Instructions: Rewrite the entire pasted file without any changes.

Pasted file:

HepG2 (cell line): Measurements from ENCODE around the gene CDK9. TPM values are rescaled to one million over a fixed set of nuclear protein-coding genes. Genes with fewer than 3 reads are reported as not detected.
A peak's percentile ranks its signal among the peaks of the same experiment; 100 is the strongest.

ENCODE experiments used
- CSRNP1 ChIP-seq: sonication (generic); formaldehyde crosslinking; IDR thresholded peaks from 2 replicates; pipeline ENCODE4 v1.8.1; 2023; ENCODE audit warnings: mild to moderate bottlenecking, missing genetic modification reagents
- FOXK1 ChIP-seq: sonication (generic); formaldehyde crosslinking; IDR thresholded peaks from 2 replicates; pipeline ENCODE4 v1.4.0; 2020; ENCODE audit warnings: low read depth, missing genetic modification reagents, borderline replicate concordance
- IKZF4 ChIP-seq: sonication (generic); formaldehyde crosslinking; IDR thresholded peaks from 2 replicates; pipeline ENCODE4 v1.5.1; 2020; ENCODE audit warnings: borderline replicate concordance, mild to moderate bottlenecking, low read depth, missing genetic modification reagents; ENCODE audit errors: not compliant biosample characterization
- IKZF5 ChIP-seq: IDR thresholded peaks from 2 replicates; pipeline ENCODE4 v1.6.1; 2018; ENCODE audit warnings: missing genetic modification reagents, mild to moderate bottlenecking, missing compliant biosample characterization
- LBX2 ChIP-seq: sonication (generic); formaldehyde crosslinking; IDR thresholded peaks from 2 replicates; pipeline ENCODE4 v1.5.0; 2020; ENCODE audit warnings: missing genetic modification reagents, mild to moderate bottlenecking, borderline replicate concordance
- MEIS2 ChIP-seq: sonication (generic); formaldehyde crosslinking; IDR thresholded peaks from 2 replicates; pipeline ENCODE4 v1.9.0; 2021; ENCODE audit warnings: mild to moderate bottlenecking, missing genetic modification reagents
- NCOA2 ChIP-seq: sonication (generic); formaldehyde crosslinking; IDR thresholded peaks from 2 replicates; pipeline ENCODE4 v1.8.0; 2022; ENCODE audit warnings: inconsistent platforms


HepG2 (cell line): Measurements from ENCODE around the gene CDK9. TPM values are rescaled to one million over a fixed set of nuclear protein-coding genes. Genes with fewer than 3 reads are reported as not detected.
A peak's percentile ranks its signal among the peaks of the same experiment; 100 is the strongest.

ENCODE experiments used
- CSRNP1 ChIP-seq: sonication (generic); formaldehyde crosslinking; IDR thresholded peaks from 2 replicates; pipeline ENCODE4 v1.8.1; 2023; ENCODE audit warnings: mild to moderate bottlenecking, missing genetic modification reagents
- FOXK1 ChIP-seq: sonication (generic); formaldehyde crosslinking; IDR thresholded peaks from 2 replicates; pipeline ENCODE4 v1.4.0; 2020; ENCODE audit warnings: low read depth, missing genetic modification reagents, borderline replicate concordance
- IKZF4 ChIP-seq: sonication (generic); formaldehyde crosslinking; IDR thresholded peaks from 2 replicates; pipeline ENCODE4 v1.5.1; 2020; ENCODE audit warnings: borderline replicate concordance, mild to moderate bottlenecking, low read depth, missing genetic modification reagents; ENCODE audit errors: not compliant biosample characterization
- IKZF5 ChIP-seq: IDR thresholded peaks from 2 replicates; pipeline ENCODE4 v1.6.1; 2018; ENCODE audit warnings: missing genetic modification reagents, mild to moderate bottlenecking, missing compliant biosample characterization
- LBX2 ChIP-seq: sonication (generic); formaldehyde crosslinking; IDR thresholded peaks from 2 replicates; pipeline ENCODE4 v1.5.0; 2020; ENCODE audit warnings: missing genetic modification reagents, mild to moderate bottlenecking, borderline replicate concordance
- MEIS2 ChIP-seq: sonication (generic); formaldehyde crosslinking; IDR thresholded peaks from 2 replicates; pipeline ENCODE4 v1.9.0; 2021; ENCODE audit warnings: mild to moderate bottlenecking, missing genetic modification reagents
- NCOA2 ChIP-seq: sonication (generic); formaldehyde crosslinking; IDR thresholded peaks from 2 replicates; pipeline ENCODE4 v1.8.0; 2022; ENCODE audit warnings: inconsistent platforms